Day 3 in Paris and we are going to visit my favorite place. I am so excited when I wake. I dress quickly, not that it matters because we are on a schedule, and head downstairs for breakfast. That is when I look outside. The sky is overcast and threatens rain. NOOOO, I cry inside my mind. Rain any day but today, pleaassseeee! I anxiously watch the sky from the moment we leave the hotel and all through out drive. Before we left I reluctantly went back upstairs for my umbrella, but was determined not to need it.
The bus pulls into the gravel drive and still no drops. So far so good. We are early and need to sit in the bus for another twenty minutes before we will be let inside. I can see my destination in the distance and want to get out so I can walk closer.
We are finally allowed to step outside and move toward our destination. No sprinkles yet, but the wind is stronger than a breeze. However, I will not let it dampen my mood. As soon as we reach the entrance, a few drops fall. Still, it isn’t a downpour and I am certainly not going to melt in the rain. The last thing I am made of is sugar. However, I have eaten enough of it in my life one has to wonder.
Modern technology has become a fixture at the entrance and we need to place our bags on a conveyor belt to be taken through x-ray and we walk through the metal detector. On the other side we are handed MP3 players. These are to assist us with our tour through VERSAILLES. Did I mention this is my favorite place in France? Well, so far at least. The last time I visited was a beautiful day. Absolutely gorgeous and I wish I had the pictures to post but my eldest has those as she was the photographer on that trip.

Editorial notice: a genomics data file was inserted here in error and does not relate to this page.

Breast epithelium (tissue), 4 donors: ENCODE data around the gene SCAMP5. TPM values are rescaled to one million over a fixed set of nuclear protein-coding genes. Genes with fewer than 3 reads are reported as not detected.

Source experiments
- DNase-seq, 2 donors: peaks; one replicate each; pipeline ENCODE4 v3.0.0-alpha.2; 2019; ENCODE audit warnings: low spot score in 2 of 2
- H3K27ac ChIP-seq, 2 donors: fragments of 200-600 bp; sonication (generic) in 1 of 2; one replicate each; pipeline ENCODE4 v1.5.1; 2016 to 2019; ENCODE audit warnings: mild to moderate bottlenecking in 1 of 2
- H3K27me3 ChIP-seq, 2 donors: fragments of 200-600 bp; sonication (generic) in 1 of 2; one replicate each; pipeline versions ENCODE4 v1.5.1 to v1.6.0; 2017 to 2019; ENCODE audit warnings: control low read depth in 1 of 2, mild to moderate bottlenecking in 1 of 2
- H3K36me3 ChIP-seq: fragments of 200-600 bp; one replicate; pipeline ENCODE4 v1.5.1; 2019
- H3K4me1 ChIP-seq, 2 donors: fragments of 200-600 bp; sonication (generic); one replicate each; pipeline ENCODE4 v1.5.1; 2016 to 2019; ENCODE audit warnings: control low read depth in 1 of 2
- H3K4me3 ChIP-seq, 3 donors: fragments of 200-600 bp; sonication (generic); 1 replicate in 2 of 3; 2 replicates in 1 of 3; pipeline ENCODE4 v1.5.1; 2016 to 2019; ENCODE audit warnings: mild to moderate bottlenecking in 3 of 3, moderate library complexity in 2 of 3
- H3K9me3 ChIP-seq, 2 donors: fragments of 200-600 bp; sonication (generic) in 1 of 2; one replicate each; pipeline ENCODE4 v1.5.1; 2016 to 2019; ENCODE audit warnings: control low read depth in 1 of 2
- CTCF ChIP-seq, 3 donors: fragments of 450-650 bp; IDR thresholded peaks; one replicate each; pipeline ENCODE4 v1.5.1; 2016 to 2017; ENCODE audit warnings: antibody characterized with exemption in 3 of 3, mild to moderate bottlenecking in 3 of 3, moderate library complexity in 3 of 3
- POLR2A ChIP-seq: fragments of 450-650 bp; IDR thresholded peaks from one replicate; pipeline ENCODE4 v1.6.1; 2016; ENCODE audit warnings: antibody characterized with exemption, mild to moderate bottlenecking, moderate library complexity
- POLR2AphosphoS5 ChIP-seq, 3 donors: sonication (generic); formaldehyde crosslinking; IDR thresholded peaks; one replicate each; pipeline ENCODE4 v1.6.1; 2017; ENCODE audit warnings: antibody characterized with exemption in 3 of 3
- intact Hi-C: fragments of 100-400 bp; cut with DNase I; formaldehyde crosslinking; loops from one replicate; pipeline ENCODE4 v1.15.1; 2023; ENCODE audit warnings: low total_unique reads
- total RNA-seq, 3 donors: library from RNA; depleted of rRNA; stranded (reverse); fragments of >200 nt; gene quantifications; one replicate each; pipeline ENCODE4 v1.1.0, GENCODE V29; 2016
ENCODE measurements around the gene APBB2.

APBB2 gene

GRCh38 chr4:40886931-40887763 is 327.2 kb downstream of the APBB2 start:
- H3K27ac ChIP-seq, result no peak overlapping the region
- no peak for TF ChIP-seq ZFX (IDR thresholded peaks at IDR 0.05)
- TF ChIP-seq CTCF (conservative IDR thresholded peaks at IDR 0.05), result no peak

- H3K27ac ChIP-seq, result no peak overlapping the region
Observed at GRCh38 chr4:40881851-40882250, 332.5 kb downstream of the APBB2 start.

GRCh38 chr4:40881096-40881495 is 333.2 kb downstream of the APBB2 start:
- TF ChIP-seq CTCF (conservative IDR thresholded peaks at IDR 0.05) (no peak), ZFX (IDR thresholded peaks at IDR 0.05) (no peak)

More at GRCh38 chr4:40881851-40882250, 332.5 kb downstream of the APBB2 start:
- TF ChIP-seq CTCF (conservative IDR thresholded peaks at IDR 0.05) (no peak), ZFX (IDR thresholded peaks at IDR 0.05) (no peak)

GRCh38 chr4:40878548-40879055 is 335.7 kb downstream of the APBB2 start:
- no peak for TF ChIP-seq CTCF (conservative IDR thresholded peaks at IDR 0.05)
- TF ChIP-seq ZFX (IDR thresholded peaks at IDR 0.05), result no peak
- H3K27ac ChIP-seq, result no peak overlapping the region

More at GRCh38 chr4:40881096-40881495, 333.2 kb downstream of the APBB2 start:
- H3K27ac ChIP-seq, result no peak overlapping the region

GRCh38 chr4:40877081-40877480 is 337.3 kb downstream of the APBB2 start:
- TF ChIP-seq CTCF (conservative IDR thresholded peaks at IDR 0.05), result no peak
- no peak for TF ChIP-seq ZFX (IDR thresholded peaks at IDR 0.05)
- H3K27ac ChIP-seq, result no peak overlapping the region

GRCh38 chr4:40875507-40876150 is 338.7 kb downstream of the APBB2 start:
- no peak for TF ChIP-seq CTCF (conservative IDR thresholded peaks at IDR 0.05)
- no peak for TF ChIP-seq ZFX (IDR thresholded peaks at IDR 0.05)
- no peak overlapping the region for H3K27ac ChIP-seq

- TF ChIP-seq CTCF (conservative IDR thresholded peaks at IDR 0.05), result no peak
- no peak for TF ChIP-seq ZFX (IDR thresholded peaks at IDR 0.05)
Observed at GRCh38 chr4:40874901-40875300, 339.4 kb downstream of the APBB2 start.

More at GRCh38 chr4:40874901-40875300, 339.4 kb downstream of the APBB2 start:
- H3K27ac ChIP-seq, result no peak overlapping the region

Originally, when the palace was built, there were two sets of gates. To the left of the first were the stables and to the right, the kitchens. The second was torn down during the French Revolution. When the kings lived here everyone could enter Versailles. Several guards were posted to confiscate weapons, search carriages and to ensure the visitor was properly dressed. It was built by Louis XIV because he wanted to get away from Paris. Versailles is not too close but neither is it too far and large enough for him to have his court permanently around him, including aristocracy, ministers, advisors, etc. Anywhere from 3,000 to 10,000 people lived at Versailles at one time. From 1682 until 1789 it was the seat of the absolute monarchy of France, where the King rules alone. Well, we know what happened in 1789, but this post is not about the French Revolution, it is about the palace.
Versailles was originally the hunting lodge for Louis the XIII but refurbished. The construction lasted over 50 years. And in 1682 it became Louis XIV’s official residence and in ten years the expanse was ten fold.
We need to tour the inside first so we can hand out MP3 players off before we step outside. Because of the threatening weather I wish we could do this the other way around, but I don’t have that choice. My plan one day is to travel here, without being part of a tour, so I can stroll and explorer on my own schedule. There is just so much to see that this post will cover at least two days. Today, we are going to tour the inside, or what we were able to see anyway.